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Members of Palmetto Patriot Project work to improve shelter for vets; hold flag ceremony Saturday

January 22, 2018

Lexington, SC (Paul Kirby) – Members of the Palmetto Patriot's Project held a ceremony Saturday at noon to dedicate two new flag poles that they recently had installed at a Lexington retreat for homeless veterans. With the help of Air Force JROTC cadets from Lexington High School, the group raised the American and SC flags on the new poles the first time before treating the veterans to a homecooked meal of chili with all the accompaniments. According to Cody Deering, the group’s leader, this was just the end of the flag project. Much more has been done, and there’s still more yet to do. 

 

The shelter is on Duffie Drive close to the sheriff’s department in Lexington. Called the Central Midlands Transitional Retreat, it houses, cares for, feeds, and trains veterans who’ve fallen down on their luck. It is just one small part of the Christ Central Ministries, a SC based organization that takes a holistic approach to solving the problems that often plague people.

 

Many who are at the retreat have emotional or physical problems that have brought them to homelessness, and the retreat focuses on getting them well in many different ways. In short, they try and go back and fix the foundation of the person, before building them up from there. Veterans can get a comfortable place to live, eat, and survive, all while working on the core issues that brought them to the point where they have no place to call their own. Their health may be bad, they may be struggling with substance abuse, or other issues that are holding them back. All are vetted by the Veteran’s Administration to ensure they have served and are entitled to the benefits afforded them at the retreat.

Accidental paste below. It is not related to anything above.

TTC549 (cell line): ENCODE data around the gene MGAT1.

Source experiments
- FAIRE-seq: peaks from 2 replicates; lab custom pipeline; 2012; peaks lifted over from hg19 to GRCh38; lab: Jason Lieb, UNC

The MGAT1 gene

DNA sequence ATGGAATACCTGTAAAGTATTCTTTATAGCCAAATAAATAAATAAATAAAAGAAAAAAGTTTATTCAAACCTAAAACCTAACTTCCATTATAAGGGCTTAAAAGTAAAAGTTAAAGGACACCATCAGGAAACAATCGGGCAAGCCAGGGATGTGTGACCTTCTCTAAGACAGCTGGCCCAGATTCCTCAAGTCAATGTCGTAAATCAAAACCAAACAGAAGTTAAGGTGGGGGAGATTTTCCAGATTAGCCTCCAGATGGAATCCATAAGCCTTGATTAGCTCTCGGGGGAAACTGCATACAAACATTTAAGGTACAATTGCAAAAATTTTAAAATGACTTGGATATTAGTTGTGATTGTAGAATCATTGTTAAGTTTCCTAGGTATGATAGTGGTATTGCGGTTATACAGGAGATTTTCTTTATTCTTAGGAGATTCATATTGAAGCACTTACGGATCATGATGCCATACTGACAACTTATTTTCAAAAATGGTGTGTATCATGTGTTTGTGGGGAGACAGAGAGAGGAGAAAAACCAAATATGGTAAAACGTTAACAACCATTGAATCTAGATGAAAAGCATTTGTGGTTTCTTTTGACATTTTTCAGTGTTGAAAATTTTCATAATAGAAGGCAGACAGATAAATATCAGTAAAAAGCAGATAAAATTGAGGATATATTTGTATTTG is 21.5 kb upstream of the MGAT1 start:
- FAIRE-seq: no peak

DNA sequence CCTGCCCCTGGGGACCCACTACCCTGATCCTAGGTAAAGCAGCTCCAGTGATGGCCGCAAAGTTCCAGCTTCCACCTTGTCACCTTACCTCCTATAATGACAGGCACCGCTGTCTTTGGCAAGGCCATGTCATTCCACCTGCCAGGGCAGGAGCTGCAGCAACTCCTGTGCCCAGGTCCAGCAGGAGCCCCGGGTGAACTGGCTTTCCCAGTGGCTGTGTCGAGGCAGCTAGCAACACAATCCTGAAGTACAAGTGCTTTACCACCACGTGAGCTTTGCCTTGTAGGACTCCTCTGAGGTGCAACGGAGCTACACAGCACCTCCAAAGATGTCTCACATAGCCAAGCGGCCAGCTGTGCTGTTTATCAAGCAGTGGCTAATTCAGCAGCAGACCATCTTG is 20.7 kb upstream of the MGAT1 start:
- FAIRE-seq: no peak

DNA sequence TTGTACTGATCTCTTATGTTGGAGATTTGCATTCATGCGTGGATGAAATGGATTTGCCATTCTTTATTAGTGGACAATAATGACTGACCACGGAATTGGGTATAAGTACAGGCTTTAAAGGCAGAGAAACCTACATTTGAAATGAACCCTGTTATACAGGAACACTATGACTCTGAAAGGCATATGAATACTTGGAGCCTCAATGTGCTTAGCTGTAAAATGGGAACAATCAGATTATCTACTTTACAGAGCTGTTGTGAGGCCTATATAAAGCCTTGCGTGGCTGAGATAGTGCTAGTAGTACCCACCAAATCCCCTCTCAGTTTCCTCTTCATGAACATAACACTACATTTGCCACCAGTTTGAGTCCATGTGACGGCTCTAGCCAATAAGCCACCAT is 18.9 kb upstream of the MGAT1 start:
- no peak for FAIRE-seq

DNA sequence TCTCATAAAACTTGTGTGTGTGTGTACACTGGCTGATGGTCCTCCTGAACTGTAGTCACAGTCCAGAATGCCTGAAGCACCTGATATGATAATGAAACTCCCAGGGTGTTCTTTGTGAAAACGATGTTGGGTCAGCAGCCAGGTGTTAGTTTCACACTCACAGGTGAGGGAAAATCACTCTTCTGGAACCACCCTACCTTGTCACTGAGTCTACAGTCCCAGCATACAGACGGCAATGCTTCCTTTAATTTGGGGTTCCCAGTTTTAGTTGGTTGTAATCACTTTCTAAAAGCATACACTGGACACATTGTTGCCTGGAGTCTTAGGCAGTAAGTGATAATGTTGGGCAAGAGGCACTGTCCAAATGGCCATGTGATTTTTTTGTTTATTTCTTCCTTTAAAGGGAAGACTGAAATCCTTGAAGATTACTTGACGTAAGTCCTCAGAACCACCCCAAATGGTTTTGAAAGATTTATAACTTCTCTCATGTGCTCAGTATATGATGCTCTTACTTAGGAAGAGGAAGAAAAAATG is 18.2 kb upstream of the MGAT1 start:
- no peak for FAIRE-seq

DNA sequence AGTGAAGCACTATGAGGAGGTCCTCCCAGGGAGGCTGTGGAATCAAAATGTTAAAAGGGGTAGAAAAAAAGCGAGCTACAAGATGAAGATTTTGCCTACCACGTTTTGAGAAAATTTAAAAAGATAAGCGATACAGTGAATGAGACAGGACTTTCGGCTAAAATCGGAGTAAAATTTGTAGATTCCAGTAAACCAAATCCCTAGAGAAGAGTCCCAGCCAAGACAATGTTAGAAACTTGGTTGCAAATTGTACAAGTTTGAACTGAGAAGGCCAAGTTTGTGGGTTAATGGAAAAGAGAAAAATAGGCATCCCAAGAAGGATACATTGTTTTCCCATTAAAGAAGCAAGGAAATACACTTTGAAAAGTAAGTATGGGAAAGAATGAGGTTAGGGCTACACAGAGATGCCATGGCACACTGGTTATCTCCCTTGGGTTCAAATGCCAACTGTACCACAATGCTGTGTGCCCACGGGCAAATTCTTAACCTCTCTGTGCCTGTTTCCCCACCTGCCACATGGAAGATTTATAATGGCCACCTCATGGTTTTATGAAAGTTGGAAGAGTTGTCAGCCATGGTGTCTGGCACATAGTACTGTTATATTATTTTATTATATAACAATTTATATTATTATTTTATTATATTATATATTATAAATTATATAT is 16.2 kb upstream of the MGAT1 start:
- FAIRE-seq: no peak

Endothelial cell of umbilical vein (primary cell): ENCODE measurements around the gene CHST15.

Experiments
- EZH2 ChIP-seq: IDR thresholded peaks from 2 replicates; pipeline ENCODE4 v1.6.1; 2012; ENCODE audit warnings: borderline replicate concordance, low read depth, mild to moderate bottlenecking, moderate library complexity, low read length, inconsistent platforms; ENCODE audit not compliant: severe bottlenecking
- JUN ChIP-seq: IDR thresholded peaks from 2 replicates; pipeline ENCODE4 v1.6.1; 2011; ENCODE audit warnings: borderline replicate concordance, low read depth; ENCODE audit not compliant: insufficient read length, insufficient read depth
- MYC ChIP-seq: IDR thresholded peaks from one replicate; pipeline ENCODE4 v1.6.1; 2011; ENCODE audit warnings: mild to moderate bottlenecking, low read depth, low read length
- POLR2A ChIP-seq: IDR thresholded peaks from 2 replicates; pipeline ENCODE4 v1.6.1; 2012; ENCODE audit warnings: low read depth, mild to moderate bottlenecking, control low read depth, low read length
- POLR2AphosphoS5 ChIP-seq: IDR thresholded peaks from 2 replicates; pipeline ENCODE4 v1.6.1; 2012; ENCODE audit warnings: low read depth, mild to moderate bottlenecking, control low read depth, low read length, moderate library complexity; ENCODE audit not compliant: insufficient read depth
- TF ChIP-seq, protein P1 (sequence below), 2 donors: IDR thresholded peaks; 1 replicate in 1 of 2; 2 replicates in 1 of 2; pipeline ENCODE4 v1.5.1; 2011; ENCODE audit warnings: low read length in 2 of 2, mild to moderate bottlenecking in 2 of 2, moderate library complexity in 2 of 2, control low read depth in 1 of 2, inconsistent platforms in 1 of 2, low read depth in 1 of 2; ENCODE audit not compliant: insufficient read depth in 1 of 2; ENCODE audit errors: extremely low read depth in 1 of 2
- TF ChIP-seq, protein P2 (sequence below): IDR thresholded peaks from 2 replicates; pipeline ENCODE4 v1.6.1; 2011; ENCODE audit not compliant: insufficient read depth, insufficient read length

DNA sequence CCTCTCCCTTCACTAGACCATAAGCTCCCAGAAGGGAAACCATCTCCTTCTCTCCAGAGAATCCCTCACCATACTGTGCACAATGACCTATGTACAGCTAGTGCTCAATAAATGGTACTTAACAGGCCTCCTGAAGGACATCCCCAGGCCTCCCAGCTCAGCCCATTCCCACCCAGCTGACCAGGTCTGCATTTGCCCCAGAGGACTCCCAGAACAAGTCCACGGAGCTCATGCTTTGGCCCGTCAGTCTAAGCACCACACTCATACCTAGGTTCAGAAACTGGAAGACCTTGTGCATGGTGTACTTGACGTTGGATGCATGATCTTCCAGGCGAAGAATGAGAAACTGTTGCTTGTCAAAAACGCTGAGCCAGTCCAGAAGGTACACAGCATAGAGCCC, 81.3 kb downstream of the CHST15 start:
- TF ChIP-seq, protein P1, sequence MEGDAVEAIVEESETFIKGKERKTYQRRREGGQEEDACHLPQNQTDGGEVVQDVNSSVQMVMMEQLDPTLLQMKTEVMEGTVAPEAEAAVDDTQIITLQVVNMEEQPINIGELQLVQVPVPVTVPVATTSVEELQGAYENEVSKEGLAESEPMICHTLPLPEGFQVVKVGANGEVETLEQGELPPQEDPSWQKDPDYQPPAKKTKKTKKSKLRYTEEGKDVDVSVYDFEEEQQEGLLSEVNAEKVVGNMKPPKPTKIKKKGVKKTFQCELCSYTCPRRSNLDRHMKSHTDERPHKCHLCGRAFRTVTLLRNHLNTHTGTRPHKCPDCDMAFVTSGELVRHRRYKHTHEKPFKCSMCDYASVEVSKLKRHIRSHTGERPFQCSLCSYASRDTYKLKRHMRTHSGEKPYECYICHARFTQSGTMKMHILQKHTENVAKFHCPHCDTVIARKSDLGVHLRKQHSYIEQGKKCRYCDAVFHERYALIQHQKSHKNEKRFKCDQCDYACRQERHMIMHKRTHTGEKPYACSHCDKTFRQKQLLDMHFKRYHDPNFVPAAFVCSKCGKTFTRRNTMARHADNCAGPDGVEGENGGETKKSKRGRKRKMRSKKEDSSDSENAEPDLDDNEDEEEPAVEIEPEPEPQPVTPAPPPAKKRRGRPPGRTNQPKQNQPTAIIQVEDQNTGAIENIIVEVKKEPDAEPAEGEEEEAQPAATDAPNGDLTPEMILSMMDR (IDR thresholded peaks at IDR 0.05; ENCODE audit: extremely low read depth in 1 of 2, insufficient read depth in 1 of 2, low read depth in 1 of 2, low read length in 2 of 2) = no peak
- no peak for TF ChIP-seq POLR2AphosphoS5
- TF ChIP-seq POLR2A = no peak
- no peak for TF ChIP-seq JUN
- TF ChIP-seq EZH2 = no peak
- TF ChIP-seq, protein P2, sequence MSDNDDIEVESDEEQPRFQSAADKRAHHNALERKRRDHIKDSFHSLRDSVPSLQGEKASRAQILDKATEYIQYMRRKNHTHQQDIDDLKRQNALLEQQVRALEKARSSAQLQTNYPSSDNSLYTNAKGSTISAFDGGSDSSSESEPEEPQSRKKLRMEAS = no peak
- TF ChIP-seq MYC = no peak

The Palmetto Patriot's Project, a group of veterans and patriotic individuals whose motto is “Honoring our Veterans, Past, Present, and Future” and “Patriots Paving the Way for a Brighter Tomorrow,” has adopted the Central Midlands Transitional Retreat as a project of their group. As soon as one of the members found out that there were needs at the retreat that weren’t being met, the men and their families jumped in to help meet those needs. They have remodeled the retreat’s library and then stocked it with all kinds of books with the assistance of the Lexington County Library system. They have cleaned out a nice sized greenhouse on the property and are currently looking for the material necessary to recover it. This would allow the residents to grow fresh vegetable, and gardening in itself can be very therapeutic. They also found some photographs of military men and women in action stored on the property, and replaced other photos that had little or no meaning to the vets who live at the retreat.